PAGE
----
Laura Yes – the reputation of Forest Ave and our authors. A lot of that, especially after we went national, was connecting with booksellers in other parts of the country, so they could become fans and handsellers of our authors’ titles. Then I started going to national conferences where I could meet more book-related media and other mover-and-shaker types who might choose one of our titles to review, feature, or list in an article.
Forest Ave has gotten a phenomenal amount of press in the past year or two, but we still don’t get a lot of reviews from the established trade journals. That’s frustrating; we make it into these journals as a press, but our books aren’t consistently picked up for reviews.
Roz I’m surprised by that. And I shouldn’t be, if I think about the sheer number of titles being published. I guess this shows how much time it takes to get on reviewers’ radar.
Laura I’m not sure if that’s because we aren’t having New York lunches all the time or if the literary fiction slots are reserved generally for small presses with larger catalogs or what. But I treasure the publications that regularly cover our titles, especially Foreword Reviews, which amplifies new titles by many small presses. And I’m going to keep showing up on the scene and publishing great books.
Roz Slow and steady. Another reminder – as if we needed it – that this is such a long game.
You’ve said that getting word out about your books is essential so that you aren’t swamped with returns and the business remains viable. How do you do that?
Laura We definitely had a sales lag last year, and in brainstorming with other US fiction publishers, we have theorised it’s due to the 2016 election. Many readers started anxiously following the news instead of picking up another book. Book Riot named one of our titles from 2017, Renee Macalino Rutledge’s The Hour of Daydreams, one of 9 Debut Novels You Might Have Missed Because the World Is on Fire.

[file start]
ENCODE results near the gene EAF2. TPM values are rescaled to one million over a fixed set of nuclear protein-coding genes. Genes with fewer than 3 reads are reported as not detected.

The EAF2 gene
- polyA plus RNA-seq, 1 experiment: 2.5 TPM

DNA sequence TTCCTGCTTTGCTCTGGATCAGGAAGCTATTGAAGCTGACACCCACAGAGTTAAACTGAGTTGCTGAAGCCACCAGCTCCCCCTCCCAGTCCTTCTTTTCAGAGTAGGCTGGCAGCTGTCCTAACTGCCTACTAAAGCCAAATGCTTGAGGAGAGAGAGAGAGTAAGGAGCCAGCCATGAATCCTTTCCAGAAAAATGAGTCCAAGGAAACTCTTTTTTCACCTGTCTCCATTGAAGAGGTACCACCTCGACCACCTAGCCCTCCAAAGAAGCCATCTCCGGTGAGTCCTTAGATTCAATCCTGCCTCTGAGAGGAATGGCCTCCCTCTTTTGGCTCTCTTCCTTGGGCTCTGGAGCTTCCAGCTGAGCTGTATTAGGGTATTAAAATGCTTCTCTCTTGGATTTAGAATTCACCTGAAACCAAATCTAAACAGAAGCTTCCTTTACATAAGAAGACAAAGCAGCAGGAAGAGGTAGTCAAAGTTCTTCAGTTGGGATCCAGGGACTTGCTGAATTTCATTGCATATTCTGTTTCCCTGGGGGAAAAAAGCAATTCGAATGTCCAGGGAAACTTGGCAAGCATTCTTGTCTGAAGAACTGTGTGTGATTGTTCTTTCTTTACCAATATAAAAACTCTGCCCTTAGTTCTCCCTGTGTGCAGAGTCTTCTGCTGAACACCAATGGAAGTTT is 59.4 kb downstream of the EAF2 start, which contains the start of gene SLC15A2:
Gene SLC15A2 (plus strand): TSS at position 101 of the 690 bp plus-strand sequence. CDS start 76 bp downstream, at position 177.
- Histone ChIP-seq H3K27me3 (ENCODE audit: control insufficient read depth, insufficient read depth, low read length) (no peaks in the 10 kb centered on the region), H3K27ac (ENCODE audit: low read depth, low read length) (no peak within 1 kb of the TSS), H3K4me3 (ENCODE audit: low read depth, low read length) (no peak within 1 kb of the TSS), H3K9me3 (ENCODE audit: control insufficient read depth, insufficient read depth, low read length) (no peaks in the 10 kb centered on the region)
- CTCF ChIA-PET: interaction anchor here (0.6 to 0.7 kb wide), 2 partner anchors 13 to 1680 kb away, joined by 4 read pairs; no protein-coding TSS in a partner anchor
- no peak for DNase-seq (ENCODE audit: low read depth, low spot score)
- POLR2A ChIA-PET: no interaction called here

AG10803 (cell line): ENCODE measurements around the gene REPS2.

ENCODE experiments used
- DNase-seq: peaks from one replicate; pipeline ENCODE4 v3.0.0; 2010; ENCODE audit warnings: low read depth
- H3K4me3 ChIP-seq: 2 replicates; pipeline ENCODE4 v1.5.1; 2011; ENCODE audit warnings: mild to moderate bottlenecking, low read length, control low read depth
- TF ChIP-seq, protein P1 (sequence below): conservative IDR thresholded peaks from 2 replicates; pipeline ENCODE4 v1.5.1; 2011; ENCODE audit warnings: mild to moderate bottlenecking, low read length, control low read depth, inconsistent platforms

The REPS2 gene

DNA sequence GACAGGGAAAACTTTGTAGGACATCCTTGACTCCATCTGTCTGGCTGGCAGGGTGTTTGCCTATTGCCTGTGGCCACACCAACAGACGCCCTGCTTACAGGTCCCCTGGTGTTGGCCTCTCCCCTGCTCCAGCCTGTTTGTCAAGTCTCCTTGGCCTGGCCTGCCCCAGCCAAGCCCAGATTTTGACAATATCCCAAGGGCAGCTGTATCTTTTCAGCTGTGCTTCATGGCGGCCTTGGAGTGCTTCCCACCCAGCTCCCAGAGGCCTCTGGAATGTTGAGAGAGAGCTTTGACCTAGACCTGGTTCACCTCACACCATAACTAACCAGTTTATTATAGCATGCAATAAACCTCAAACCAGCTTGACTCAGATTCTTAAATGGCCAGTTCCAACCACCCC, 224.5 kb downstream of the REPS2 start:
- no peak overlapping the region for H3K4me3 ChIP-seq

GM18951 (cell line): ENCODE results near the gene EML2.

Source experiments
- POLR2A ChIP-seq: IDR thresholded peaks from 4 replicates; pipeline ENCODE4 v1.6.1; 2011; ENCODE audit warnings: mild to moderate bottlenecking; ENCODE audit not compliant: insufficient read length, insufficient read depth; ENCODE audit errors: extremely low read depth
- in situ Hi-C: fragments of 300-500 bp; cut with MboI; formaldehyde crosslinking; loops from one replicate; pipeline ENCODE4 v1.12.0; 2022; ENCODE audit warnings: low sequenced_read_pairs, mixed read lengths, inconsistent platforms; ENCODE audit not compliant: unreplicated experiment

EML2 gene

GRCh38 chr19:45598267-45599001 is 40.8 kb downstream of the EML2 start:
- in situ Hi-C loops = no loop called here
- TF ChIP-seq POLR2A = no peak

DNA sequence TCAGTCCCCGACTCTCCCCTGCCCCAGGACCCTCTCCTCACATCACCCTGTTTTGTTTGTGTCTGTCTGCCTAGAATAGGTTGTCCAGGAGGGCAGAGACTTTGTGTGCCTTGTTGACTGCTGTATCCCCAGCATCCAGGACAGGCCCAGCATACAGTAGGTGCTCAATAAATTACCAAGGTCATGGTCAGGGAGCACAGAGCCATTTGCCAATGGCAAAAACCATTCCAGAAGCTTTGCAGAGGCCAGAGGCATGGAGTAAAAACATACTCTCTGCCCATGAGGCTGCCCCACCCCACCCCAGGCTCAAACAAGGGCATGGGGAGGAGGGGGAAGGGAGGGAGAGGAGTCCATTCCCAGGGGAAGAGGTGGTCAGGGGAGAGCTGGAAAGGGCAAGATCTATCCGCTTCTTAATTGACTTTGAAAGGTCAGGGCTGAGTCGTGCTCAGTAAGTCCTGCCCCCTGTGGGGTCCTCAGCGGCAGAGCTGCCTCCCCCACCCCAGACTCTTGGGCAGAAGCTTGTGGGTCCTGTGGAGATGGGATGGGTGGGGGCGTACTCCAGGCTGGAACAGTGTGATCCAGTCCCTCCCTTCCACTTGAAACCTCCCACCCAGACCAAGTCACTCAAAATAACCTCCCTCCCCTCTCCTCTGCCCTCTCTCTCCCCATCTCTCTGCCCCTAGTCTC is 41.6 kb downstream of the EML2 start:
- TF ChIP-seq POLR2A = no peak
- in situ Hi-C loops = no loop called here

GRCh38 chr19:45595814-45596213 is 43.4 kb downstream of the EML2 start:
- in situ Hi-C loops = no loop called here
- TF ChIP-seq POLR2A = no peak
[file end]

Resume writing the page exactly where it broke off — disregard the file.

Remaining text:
Roz You have a distribution deal – how does that work?
Laura Getting distribution totally changed my business—increasing its national and international reach, helping me grow my brand, and allowing me to fulfill my mission of urging readers to buy at indie bookstores. My field sales reps at Publishers Group West do an excellent job getting us shelf space across the US, and that allows me to say ‘find this novel at your local bookstore’. Our titles are also available online, but I want readers to go to their local bookstores, have conversations with authors and other readers, and shop locally. Without distribution, it’d be much harder to make our books available in those channels.
Roz I’m going to say a few words here as an author who’s so far been indie. With Forest Ave you’ve got something that few indie authors can. Availability is one thing – a line in a catalogue, on paper or on line. But you’ve got champions talking about your titles to booksellers, who then recommend them to customers who’ll love them. We’ll talk about this more in later posts, but I wanted to emphasise this. Certain kinds of books thrive with this personal touch; ambassadors do better for them than algorithms.
Coming next time: a week in the life of a small press
If you dig way back in the archives here, you’ll find comments from Laura Stanfill. She was an energetic correspondent in the early years of my blog and we’re both fans of the slow-maturing, carefully built novel.
In 2012 she went quiet and it turned out she’d been brewing an audacious project – her own publishing house, Forest Avenue Press (hence her Twitter name @ForestAvePress). It’s a testament to her energy that I heard plenty about Forest Avenue before I knew Laura was behind it, and once I did, I badgered her for a proper interview.
I’m thrilled that she’s agreed to talk about this pioneering journey, and especially the tricky business of building an imprint in one of the most challenging – and dare I say it, cautious – corners of the literary world. Actually, it doesn’t have to be cautious, as you’ll see.
Once we got talking, we had way too much for one blog post, so the Laura interview will be my theme for this week. Here’s how it will go:
Birth of a press – ‘I knew so many talented authors being turned away…’
Marketing literary fiction – ‘There are readers who need these stories…’
A week in the life of a small press
Movements, movers and shakers – publishers and authors as literary citizens
See you tomorrow!